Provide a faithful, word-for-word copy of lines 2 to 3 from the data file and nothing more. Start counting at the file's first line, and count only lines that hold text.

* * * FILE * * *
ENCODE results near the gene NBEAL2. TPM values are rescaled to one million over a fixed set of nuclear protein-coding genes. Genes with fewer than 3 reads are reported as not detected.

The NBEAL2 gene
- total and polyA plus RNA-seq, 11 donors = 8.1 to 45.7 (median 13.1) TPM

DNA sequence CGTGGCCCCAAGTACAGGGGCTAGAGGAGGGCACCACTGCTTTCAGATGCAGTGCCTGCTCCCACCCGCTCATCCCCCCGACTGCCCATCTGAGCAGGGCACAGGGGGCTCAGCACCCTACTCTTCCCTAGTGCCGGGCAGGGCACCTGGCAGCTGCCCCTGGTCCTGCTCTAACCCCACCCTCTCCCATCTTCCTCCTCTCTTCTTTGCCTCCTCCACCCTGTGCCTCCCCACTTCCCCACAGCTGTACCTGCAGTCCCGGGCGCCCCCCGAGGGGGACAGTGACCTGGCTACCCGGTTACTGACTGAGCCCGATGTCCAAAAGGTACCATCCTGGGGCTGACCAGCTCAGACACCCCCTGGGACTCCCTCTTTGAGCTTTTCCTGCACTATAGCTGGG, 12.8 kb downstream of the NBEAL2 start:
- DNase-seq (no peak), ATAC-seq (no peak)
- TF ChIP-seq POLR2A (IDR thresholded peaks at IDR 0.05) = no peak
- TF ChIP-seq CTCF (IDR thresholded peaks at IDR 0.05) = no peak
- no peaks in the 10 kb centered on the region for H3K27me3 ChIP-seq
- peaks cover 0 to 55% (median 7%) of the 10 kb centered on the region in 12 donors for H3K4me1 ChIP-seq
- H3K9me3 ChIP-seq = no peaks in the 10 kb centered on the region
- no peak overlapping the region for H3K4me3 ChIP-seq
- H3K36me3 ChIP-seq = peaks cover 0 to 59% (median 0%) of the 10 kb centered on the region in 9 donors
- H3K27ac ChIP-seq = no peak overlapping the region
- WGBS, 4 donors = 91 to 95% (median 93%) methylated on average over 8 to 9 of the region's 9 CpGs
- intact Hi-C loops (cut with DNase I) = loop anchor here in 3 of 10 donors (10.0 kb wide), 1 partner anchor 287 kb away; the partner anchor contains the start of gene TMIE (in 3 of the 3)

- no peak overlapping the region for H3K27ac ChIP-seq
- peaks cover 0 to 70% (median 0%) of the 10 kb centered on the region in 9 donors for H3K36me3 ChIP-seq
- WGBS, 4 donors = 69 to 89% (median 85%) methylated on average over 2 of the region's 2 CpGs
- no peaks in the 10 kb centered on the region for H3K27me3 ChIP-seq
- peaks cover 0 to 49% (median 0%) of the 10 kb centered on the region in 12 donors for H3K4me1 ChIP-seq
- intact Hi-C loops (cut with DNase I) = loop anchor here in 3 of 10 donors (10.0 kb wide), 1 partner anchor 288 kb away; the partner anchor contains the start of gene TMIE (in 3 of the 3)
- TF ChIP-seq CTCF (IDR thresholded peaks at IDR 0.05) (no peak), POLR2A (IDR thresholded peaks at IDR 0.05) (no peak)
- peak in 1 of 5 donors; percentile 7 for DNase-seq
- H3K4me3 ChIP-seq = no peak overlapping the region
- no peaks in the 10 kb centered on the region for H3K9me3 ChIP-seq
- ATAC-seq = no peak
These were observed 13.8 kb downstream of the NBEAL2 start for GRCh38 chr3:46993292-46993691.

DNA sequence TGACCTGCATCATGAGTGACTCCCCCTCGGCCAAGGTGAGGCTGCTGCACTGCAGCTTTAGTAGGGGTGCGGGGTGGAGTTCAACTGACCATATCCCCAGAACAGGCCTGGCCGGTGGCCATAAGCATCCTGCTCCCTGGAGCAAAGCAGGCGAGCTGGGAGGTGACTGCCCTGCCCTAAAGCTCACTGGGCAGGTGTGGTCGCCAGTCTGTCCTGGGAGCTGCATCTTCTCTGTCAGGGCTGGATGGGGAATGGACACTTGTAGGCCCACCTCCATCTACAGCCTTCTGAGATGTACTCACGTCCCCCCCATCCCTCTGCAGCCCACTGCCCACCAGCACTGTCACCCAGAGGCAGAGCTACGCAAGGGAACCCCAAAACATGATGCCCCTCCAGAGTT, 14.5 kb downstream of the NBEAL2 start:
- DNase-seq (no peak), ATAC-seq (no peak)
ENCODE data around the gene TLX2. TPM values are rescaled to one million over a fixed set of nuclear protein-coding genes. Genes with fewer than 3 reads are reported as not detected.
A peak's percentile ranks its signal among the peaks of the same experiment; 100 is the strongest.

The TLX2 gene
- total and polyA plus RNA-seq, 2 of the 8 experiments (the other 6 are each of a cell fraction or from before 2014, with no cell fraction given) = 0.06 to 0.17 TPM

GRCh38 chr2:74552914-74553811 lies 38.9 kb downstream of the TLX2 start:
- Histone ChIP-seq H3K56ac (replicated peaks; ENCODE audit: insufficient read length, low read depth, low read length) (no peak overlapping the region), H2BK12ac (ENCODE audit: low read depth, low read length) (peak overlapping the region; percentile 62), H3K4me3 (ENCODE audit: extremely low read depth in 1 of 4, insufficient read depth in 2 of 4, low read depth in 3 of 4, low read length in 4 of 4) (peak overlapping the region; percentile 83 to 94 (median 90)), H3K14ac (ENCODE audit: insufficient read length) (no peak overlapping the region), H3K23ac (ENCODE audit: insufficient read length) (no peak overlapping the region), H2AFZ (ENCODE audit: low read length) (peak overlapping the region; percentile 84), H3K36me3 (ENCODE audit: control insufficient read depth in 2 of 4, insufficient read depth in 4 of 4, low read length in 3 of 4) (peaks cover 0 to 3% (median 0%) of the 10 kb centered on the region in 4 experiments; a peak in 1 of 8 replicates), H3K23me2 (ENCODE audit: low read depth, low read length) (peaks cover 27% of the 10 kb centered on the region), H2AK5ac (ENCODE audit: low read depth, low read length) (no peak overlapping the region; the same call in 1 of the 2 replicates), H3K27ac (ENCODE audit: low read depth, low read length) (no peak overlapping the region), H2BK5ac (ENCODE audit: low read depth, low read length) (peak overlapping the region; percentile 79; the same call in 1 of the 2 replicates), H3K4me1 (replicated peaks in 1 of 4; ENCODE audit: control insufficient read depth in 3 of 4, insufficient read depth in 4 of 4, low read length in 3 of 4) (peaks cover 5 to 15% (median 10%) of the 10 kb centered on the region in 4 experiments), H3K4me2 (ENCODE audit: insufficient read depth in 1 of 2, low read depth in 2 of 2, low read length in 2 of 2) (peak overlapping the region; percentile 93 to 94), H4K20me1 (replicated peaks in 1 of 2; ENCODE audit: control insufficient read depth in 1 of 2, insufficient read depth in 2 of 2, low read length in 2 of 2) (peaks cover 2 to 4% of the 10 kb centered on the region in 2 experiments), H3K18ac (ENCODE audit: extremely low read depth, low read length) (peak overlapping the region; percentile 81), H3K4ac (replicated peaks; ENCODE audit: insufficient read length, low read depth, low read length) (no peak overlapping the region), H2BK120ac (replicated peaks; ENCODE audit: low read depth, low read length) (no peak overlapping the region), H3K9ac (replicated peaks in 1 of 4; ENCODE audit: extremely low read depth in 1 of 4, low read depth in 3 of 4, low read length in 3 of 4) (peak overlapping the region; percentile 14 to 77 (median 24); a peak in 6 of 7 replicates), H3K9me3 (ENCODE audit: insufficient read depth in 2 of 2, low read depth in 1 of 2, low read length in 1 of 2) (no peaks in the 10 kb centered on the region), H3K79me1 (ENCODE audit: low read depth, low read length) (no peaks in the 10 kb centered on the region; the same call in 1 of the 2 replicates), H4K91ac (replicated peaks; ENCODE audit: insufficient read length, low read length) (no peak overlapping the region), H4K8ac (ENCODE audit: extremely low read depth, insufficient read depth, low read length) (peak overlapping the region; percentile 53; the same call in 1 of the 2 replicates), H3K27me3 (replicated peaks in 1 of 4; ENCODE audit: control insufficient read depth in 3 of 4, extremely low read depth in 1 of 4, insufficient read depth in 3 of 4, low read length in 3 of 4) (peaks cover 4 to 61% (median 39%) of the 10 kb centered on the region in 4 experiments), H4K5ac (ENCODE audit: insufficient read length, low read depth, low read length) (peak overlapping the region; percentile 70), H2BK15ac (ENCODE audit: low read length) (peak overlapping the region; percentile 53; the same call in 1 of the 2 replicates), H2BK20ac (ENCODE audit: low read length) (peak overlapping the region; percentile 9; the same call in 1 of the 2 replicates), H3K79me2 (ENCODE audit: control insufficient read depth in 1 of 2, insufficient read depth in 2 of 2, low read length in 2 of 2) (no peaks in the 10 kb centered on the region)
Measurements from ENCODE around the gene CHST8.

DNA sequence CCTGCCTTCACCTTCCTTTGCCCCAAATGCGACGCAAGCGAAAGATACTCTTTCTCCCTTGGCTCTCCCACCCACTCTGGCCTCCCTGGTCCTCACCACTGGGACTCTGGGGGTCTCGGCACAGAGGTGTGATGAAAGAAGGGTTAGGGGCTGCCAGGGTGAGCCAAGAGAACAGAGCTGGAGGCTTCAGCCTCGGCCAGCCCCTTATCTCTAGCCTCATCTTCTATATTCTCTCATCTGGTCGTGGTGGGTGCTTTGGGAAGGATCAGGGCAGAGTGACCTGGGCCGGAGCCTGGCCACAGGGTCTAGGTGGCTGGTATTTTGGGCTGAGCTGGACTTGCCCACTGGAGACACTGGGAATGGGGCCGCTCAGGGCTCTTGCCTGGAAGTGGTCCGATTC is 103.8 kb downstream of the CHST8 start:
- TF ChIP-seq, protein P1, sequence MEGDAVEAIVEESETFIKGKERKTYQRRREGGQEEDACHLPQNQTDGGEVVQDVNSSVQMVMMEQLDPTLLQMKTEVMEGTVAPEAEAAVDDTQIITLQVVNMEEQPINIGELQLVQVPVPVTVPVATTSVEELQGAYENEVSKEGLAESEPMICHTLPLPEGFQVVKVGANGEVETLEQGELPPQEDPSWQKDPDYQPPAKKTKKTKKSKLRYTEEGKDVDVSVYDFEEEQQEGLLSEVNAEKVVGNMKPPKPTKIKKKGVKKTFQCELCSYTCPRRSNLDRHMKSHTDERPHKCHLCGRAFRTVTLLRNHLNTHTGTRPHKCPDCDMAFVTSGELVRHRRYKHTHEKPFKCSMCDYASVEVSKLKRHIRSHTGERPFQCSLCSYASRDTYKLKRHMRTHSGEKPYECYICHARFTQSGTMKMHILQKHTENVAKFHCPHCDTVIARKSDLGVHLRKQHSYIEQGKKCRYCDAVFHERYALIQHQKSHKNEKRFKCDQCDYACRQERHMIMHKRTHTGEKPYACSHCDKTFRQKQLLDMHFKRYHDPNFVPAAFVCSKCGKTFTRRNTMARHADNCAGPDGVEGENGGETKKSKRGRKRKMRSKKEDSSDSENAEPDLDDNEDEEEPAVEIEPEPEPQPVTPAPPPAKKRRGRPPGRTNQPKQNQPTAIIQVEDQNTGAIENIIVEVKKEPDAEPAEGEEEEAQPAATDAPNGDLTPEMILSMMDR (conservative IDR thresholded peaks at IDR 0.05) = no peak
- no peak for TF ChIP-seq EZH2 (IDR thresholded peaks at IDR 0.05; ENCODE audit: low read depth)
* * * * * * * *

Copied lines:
The NBEAL2 gene
- total and polyA plus RNA-seq, 11 donors = 8.1 to 45.7 (median 13.1) TPM